The book is large. It took Ellmann seven years to write it. She confessed in an interview that writing it took everything she had.[10] Here is one of my copies of Bleak House. And here is David Copperfield. This is my copy of Ducks, Newburyport. As you can see from the sheer size of it, I cannot guarantee to have picked up every Dickensian reference. However, those I have picked up on, and I don’t have the time to go into every single instance today, have particular resonance with Dickensian themes, particularly that of the sadness and enduring impact of being orphaned with the repeated references to Oliver Twist. Our narrator still struggles to process the loss of her parents, particularly her mother, as she thinks:

            the fact that Stacy says I’m like Mrs Bennet, because I always chatter when I’m nervous, the fact that I hope she’s wrong, dear me, David Copperfield, Oliver Twist, Esther in Bleak House, Dedlock, wedlock, Anne and Captain Wentworth, went forth, the fact that I always wanted to be an orphan, but now I am one and it’s not so great…[11]

Oliver, here mixed with other Dickensian characters, pops up numerous times in different ways. Sometimes, it is a literary reference. Sometimes, it is a reference to that well-known musical based on Dickens’s work as our narrator flashes back to taking part in the play:

            the fact that Bella or Wella or whatever she was called made me be an urchin in Scrooge’s gang, sea urchins, I mean Fagin’s gang 🎵Whe-e-e-e-ere is love?🎵and I had to sit on the grass playing solitaire…[12]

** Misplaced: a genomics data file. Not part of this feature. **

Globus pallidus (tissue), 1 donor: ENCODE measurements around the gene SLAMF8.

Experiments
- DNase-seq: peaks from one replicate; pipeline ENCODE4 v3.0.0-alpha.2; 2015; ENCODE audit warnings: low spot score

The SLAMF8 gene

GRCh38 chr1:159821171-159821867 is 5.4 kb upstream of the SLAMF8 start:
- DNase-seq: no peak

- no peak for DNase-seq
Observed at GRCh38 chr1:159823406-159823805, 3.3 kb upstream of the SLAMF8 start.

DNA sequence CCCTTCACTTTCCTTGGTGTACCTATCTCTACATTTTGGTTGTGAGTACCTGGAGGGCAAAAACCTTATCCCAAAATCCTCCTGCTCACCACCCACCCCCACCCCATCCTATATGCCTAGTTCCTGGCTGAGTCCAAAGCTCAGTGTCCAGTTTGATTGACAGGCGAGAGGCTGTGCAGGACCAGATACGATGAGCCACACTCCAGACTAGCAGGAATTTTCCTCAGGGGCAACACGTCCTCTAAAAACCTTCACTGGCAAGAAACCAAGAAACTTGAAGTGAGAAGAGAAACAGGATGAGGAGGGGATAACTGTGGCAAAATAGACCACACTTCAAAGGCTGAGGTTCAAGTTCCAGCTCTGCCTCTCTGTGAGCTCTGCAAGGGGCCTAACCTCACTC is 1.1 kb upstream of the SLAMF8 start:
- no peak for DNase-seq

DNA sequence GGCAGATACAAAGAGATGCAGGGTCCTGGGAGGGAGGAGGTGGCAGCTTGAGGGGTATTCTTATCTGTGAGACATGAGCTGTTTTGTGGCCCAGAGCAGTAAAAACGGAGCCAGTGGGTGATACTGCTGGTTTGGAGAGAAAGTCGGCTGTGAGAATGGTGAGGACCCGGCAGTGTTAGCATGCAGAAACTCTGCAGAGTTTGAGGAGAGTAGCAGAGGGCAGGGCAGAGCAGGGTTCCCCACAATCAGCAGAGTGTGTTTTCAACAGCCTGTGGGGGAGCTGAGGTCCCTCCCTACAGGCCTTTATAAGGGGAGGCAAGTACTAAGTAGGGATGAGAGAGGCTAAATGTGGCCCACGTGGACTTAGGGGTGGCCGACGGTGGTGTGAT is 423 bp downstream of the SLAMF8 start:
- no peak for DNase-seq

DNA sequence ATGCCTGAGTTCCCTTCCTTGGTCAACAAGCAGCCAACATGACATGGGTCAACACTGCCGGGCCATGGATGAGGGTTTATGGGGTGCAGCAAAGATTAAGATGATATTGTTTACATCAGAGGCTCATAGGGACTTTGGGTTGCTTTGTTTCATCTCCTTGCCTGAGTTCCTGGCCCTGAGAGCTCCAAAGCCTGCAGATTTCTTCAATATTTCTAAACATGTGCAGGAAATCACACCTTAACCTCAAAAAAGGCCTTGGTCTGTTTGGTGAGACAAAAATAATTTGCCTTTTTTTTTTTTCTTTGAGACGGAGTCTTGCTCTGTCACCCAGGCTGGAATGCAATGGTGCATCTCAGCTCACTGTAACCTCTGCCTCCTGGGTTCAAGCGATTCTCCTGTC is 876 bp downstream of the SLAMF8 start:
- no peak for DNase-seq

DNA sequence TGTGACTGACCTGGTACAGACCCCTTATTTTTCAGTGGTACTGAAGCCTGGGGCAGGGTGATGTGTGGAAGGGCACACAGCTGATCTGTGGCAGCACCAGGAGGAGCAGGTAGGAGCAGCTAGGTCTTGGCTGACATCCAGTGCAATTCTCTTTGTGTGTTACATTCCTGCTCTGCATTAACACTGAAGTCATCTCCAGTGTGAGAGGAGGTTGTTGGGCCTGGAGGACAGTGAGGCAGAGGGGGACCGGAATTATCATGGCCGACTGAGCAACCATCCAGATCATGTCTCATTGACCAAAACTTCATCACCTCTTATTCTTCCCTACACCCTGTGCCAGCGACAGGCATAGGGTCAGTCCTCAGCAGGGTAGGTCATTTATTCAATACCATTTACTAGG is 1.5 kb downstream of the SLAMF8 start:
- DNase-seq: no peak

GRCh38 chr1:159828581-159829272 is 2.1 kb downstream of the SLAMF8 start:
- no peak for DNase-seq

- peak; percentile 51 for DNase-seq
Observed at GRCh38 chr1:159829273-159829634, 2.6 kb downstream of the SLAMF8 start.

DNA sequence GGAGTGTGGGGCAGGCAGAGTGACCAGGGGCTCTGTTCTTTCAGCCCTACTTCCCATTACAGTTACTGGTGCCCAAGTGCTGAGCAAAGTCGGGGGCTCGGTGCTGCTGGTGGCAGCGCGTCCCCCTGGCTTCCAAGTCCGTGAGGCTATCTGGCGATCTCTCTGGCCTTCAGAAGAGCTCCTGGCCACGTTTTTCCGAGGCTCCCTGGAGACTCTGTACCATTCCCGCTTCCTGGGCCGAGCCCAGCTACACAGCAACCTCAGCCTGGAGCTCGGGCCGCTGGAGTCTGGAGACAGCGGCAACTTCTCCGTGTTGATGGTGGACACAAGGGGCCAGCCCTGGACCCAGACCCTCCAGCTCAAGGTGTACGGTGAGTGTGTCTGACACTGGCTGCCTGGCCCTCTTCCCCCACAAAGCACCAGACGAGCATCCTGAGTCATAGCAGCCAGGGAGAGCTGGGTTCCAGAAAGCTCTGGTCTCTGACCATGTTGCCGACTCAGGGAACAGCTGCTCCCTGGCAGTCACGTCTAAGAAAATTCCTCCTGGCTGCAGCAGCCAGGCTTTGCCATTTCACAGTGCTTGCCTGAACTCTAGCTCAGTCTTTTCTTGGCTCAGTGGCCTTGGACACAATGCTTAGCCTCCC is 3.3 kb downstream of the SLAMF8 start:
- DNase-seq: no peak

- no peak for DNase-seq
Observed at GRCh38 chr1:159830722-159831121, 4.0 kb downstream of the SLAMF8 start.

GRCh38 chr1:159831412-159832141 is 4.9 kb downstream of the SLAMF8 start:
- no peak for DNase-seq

Her mind moves from Oliver to playing solitaire, a game that she associates with her mother,[13] a mother she years for throughout the narrative. The references to Oliver always seem tied to a romanticism with the idea of orphanhood, ‘the fact that people care about Oliver Twist because he’s an orphan’[14] yet the reality of being orphaned, of being motherless, has left our narrator, in her own words, broken. And as she sees her own daughter Stacy wish for ‘the good luck of a nice peaceful orphanhood’,[15] her thoughts in relation to Oliver become more tied to the concept of motherhood. Ellmann rages against the devaluation of the maternal role through a narrator that vacillates between acceptance and despair at her own diminishment because she is a mother, how being a mother becomes the ‘whole purpose of her being’.[16] Much like a ‘rumpled’ Mr Pocket in Great Expectations who couldn’t make out how he had come to have so many children,[17] our narrator, with searing honesty wonders why she ‘had all these kids… the fact that once kids are born you just cope with it somehow, barely noticing how your life has disappeared and how you’re now totally consumed with their lives…’

Motherhood is a central theme in the novel, reflected in the title of the novel with our narrator’s mother having grown up in Newburyport, a fact she mentions several times. The narrator reflects on what it is to be a mother, ‘the fact that nobody really wants to see you if you’ve got kids…,’[18] with mothering tearing away at her own identity:

            The fact that kids keep reducing your life down to the basics, to popsicles, the fact that nobody ever tells people that, like when they’re deciding whether to have kids or not, the fact that nobody tells you how endless and boring and silly it is, and, the fact that just getting a kid out the front door every morning is a major achievement, and quite an ordeal, a traumatic event, not on the scale of Cathy’s, but still, the fact that they always want extras too, extra favors, “Please sir I want some more”, and if they don’t get what they want they go ballistic…[19]